Monday, October 3, 2011

Say No To Pinktober

[2016 update: 5 years later, this is still relevant.]

If you haven't noticed, it's October. Many great things happen in October. Baseball is finally worth watching, hockey and basketball seasons start, and football is, well...that's a story for another post. There are apples, squash, and candy to contend with. A lot of pink things start showing up as well. I'm personally not a fan of the pink initiative. Before you hate me, let me include a disclaimer: I'm against cancer. I just don't know how strong the link between "awareness" and "cure" is. If October were National We Found a Cure for Breast Cancer month, I'd be more supportive.

There's a great article here [2014 update: here, here, here, and here, 2016 update: here] that sums up my feelings on the month. What angers me most is how much of a lucrative business gimmick it's become. If someone wants me to buy a pink item to raise money for breast cancer awareness, the answer's no. I'm not paying to bring about awareness. Awareness doesn't equal action or results. I'll support finding a cure, supporting survivors, families, and those who currently have cancer, providing treatment, and introducing programs for early detection, but I think we're all well aware of breast cancer itself at this point.

Besides, can't we all just agree the "I (heart) boobies" bracelets (and their offshoots) are objectifying? Women are more than their chests. A woman who's had a mastectomy probably misses not just her boobs, and she's no less of a woman (or a person) without one or both of them. Plus there's the fact that breast cancer is still most common in women past the perky point in their boob life--I doubt they refer to their breasts as boobies. And let's not forget men, who can also get breast cancer but maybe don't care about "boobies," per se. [2016 update: All this to say, I do (heart) boobies. I think they are great. But breast cancer is not about boobs, it's about a malicious disease that affects a whole person.]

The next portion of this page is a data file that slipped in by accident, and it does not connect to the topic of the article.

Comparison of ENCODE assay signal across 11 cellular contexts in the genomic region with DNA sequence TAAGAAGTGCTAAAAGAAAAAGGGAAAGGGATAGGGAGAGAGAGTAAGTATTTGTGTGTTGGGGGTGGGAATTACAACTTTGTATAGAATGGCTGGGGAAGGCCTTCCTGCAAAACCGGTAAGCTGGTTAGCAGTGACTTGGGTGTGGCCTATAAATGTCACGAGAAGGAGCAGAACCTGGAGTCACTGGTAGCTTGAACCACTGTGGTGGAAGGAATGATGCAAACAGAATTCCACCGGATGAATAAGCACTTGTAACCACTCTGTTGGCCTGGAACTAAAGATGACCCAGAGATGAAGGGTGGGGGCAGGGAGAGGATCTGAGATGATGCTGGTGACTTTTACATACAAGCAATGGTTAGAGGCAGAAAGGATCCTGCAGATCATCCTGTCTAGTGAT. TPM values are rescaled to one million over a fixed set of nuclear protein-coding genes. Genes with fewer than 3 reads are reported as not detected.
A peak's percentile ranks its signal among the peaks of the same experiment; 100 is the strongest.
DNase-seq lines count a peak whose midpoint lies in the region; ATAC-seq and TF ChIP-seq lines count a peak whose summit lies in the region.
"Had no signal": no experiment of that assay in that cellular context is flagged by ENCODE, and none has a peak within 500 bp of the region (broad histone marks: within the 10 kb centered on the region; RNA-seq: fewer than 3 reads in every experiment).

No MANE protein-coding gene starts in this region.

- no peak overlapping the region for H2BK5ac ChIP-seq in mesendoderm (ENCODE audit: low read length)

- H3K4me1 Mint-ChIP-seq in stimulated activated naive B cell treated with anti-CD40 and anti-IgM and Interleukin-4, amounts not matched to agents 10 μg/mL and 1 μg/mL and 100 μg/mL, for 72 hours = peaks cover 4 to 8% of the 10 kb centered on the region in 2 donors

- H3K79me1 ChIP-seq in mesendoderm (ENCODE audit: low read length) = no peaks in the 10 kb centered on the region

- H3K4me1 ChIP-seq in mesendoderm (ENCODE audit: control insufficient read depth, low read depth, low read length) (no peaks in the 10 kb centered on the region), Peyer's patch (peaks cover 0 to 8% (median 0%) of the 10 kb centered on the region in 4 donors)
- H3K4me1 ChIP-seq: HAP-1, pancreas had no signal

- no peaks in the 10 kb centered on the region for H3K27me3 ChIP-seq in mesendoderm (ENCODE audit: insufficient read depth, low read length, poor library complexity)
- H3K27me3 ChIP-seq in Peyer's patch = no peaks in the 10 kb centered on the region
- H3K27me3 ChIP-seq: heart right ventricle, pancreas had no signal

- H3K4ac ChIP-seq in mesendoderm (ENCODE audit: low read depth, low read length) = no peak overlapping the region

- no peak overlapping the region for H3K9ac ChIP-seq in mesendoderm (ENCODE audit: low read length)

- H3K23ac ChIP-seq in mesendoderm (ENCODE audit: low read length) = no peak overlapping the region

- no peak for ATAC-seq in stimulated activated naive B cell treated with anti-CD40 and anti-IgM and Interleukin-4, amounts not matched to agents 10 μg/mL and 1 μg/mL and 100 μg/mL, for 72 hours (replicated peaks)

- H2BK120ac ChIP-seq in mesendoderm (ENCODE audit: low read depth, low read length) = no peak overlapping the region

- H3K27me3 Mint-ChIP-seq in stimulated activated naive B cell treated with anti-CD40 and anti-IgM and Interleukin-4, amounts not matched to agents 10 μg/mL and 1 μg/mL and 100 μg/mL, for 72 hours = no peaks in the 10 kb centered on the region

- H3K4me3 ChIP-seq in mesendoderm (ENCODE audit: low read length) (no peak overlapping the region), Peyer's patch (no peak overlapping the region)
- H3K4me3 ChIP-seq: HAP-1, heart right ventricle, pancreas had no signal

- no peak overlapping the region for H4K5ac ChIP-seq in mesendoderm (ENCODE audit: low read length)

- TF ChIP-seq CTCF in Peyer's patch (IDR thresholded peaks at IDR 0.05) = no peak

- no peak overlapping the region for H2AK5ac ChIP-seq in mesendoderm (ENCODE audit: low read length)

What I'm saying is: wear pink if you want. Or don't. But let's not pretend that this color is doing the real work of preventing, treating, or curing breast cancer. That's for us (and teams of qualified doctors and scientists) to do. And while we're at it, let's treat people with cancer like humans, not like body parts that happened to have people attached to them.